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Two futures for Metro floated: A regional tax or agency’s demise

WASHINGTON — In a sign of how far Metro has fallen, Metro’s board chair was asked a serious question during a meeting with regional leaders Wednesday. Who would own the tracks and rail cars if the metro system falls apart?

Loudoun County Supervisor Matt Letourneau asked Jack Evans the question at a regional Council of Governments meeting, and also asked whether parts of the system could be privatized.

Evans answered seriously, that he was not fully sure of that answer, but assumed that at least the tracks would revert to local jurisdictions.

After the meeting, when asked by WTOP, Evans described it as an “insane conversation.”

“Metro is not going to cease to exist, it’s the critical lifeblood that runs the region,” the D.C. Councilmember said.

Evans, a D.C. Councilmember, addressed the Council of Governments to answer questions about Metro’s planned yearlong track rehabilitation project that would significantly reduce service and shut down entire stretches of track for weeks at a time. The work is intended to shrink the backlog of overdue maintenance and to make the aging train system safer for riders.

Evans called questions about Metro’s long-term existence “insane.”

Montgomery County Councilman Roger Berliner, who chairs the Council of Governments, called the line of questioning unfortunate.

“There is no future for this region without Metro,” Berliner said.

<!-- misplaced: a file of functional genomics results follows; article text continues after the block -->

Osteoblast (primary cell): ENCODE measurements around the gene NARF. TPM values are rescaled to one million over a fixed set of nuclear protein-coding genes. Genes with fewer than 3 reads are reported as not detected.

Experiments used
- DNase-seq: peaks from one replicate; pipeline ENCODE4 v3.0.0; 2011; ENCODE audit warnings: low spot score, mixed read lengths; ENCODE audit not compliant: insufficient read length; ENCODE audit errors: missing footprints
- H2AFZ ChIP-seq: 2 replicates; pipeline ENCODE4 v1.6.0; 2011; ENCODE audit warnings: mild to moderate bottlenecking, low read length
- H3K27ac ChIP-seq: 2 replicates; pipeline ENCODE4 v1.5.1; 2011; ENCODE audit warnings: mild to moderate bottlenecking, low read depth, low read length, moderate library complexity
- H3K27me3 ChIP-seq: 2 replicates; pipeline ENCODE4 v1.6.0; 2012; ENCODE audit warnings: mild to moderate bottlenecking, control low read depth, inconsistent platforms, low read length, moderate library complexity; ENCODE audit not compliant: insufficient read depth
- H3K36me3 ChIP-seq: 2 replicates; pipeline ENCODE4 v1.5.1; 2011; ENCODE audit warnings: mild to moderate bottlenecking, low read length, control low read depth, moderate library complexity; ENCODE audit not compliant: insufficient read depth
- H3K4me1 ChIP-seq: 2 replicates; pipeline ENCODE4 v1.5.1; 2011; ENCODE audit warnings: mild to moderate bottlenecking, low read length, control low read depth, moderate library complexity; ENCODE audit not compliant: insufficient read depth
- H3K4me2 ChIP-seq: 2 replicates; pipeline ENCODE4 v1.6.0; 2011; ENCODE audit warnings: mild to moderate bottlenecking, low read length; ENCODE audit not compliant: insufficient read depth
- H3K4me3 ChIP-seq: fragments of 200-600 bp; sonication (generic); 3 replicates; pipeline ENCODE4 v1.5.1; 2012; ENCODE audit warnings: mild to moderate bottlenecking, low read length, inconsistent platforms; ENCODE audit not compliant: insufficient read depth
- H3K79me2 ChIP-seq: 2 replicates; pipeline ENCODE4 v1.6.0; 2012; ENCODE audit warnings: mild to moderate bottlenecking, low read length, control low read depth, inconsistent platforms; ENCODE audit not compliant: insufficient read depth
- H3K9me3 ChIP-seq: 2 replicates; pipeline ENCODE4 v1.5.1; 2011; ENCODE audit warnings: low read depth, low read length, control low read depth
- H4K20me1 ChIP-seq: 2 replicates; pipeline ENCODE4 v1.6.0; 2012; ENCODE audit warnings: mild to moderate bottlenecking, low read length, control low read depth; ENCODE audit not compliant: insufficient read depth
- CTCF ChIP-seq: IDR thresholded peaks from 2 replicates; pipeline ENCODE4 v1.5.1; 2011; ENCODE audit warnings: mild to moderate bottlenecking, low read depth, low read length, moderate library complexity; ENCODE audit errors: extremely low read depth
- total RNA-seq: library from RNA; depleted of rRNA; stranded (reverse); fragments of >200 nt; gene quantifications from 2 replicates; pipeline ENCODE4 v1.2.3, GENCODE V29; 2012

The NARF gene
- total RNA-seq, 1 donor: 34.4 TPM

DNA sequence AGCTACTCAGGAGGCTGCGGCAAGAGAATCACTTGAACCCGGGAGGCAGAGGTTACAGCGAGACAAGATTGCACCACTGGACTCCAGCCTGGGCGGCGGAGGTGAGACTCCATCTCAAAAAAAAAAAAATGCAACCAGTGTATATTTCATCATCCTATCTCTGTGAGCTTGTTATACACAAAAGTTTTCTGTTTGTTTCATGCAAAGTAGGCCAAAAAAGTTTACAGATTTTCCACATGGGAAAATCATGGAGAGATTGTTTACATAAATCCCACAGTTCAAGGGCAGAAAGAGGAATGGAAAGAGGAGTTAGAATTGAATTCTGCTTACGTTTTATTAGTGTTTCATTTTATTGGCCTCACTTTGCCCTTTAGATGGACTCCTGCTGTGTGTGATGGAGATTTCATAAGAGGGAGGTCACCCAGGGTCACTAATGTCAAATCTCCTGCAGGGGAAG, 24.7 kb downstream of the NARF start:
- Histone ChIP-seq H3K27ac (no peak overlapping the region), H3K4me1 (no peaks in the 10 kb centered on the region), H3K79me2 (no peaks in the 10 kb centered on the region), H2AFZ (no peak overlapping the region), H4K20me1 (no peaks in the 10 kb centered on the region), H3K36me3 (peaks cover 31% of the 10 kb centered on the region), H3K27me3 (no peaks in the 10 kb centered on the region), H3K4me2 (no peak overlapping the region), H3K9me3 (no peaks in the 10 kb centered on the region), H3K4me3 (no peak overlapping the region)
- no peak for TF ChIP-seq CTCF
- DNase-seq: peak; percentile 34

Berliner said the region must draft legislation that would create a new, independent safety oversight agency for Metro and also must develop a proposal for a new regional tax dedicated to Metro all by the end of the year.

The discussion came as the Federal Transit Administration ordered Metro to make another round of urgent safety repairs Wednesday to curb dangerous fire and smoke incidents. A pair of similar events forced Metro to shutdown the Federal Center Southwest Station at the height of the rush hour last week.

The FTA, which has temporary safety oversight of Metro, says the transit agency must address power cable issues near Ballston, and clear out drains and do other maintenance near Van Ness and Potomac Avenue. In some cases the electrified third rail that powers the trains must be replaced.

In what seemed like a well-rehearsed stump speech, Evans waved reports and transcripts dating back more than a decade to make his point that the problems plaguing Metro have been studied to “death.” He reminded his fellow elected leaders that a woman died last January after she and other riders sat in a smoke-filled train for more than 30 minutes awaiting help outside the L’Enfant Plaza Station.

“The time to do nothing has passed,” Evans said. “Because if we do nothing, this system will continue to deteriorate.”

He said the regular jokes about the Metro system only having one fire in a day are not what the capital’s rail system should be known for.

“We have 13,000 people working for Metro. So a joke goes around: how many people work for Metro? Oh, about half. I don’t know any of these things are even funny. They’re sad, in a way, that the transportation system in the nation’s capital has become nothing but a standing joke,” Evans said.

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